Rudd government initiatives

The business of government  

Our children and their children may well look back at the one term Rudd government with shock and awe. It will be seen as a time of courageous government forays into business. Three approaches are distinguishable in government policy. These can be characterised as “Betting the Farm”, “Placing a bet on someone else’s farm” and “Encouraging others to bet their farms”. A rough totalling up of risk exposure is $130 billion. This risk is distributed in different ways but ultimately it comes to rest on the shoulders of the taxpayers. In terms of exotic, if not quixotic policy, the Rudd government pushes the Whitlam years into second place. 

Let us examine each approach with an example.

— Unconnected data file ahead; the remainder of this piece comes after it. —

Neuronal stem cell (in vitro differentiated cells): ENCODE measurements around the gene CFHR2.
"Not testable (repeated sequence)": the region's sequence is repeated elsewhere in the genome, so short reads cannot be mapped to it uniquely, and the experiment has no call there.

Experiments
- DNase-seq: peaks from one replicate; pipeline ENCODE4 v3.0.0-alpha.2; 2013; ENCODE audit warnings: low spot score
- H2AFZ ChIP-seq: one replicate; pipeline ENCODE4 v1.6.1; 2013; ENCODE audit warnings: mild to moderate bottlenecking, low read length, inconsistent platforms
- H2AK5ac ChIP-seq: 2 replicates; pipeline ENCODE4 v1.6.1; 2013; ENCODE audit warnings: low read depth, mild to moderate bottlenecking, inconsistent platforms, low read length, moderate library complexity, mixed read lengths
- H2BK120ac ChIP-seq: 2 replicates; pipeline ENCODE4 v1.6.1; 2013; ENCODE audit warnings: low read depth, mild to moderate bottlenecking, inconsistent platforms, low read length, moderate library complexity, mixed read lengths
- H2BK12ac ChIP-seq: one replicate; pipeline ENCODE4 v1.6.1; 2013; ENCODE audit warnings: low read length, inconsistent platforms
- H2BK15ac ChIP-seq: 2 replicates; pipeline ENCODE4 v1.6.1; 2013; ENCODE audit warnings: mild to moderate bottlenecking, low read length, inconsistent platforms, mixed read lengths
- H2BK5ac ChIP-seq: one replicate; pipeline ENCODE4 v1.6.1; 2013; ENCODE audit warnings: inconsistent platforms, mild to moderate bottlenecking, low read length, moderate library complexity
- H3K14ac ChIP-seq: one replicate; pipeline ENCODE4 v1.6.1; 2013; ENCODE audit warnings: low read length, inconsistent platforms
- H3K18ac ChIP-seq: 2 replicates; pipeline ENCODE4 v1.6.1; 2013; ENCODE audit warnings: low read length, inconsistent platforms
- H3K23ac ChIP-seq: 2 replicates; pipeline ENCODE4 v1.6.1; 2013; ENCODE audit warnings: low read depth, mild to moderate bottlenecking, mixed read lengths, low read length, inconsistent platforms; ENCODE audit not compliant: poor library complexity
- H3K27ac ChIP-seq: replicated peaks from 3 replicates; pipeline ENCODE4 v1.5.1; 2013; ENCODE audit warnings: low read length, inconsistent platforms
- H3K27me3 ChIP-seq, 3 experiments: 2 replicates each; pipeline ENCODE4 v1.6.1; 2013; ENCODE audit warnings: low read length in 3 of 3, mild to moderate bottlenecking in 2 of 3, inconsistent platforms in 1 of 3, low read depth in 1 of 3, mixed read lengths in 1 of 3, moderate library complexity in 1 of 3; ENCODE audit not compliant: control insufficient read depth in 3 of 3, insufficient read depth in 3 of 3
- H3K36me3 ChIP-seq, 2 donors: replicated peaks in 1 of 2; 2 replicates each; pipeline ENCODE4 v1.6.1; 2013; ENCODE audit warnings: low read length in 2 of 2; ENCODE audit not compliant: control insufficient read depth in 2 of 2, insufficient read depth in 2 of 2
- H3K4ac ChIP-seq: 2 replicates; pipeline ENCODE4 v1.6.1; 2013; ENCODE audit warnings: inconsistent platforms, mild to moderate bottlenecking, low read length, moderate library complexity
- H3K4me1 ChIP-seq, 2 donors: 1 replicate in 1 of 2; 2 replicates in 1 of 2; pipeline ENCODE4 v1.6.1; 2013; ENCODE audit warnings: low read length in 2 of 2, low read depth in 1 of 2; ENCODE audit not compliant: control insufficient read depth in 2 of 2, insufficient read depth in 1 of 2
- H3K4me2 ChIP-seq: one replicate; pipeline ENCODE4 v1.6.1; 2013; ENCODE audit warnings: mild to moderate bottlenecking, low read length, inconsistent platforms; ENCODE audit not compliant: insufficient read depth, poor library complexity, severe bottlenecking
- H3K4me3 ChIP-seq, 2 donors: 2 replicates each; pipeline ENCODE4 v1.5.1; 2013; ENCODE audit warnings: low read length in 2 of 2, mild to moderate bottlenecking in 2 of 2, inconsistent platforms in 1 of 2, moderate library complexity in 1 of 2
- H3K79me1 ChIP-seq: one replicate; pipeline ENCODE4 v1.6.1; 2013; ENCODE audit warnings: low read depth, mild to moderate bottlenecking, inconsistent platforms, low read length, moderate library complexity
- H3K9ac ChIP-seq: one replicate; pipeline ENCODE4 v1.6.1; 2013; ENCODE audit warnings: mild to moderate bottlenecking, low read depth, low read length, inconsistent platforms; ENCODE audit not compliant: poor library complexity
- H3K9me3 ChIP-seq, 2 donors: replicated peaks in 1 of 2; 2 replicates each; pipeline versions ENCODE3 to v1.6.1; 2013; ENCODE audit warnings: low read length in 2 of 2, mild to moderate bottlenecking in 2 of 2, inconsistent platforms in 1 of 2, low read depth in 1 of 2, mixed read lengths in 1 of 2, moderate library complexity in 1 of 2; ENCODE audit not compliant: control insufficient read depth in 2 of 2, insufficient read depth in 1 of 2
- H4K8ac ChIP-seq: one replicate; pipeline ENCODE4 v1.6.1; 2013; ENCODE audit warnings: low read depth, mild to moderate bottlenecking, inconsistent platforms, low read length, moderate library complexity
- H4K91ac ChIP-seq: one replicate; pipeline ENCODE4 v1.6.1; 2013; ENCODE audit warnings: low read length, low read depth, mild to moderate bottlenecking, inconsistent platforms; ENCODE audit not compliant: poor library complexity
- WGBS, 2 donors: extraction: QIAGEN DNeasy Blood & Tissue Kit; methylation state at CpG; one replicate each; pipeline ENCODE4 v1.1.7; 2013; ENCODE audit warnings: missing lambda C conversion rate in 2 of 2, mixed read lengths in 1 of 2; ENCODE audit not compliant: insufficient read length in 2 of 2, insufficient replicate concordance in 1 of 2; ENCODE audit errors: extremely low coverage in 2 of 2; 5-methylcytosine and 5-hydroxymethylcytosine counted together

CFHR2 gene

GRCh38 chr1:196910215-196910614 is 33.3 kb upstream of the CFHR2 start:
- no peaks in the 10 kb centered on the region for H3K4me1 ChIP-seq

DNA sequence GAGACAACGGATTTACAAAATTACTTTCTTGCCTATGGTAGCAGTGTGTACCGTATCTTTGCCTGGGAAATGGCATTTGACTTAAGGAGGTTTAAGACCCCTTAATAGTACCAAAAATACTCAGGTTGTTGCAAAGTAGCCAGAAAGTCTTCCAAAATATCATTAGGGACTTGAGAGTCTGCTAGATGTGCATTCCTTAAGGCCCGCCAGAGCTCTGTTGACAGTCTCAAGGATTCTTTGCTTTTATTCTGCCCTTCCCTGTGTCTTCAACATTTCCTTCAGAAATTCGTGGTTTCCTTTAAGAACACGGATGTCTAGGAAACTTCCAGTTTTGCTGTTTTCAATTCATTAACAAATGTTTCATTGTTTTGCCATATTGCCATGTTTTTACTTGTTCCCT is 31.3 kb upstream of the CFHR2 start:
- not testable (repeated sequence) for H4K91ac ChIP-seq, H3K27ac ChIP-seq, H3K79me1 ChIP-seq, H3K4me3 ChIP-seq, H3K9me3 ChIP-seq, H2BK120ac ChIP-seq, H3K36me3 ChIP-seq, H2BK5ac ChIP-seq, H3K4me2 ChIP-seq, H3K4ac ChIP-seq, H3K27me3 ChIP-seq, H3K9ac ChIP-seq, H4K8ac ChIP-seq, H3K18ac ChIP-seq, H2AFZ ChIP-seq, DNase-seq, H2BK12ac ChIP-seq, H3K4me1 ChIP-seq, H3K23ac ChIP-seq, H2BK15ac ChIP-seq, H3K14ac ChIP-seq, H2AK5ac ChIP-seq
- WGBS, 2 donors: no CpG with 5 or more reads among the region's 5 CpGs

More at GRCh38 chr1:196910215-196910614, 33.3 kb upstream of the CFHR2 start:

Betting the farm

The National Broadband Network is the outstanding example of this. There may be others in the Defence area but the NBN illustrates the problems. First, best estimates put the return on an investment of $30 to $40 billion at a little above the return on long term government bonds. This is of course the famous risk free rate. But nothing about this investment is risk free. The government has picked a technology that it assumes will dominate all others (thus of course ruining some other farms). Governments do not have a distinguished record in picking technology winners. There is no knowing what new applications will attract consumers and move customers. It is not obvious that every household needs or wants the fastest available connection if it is much more expensive than a service that is satisfactory. Yet new houses are being required by law to be “fibre ready”. Perhaps the Rudd government wants to cable every home for extended focus group polling or it is following the pioneering work from the University of Oxford where the election of the Professor of Poetry is being conducted over the internet. 

The taxpayer has a direct interest in this investment that has not been brought to account in the budget financial terms 

Placing a bet on someone else’s farm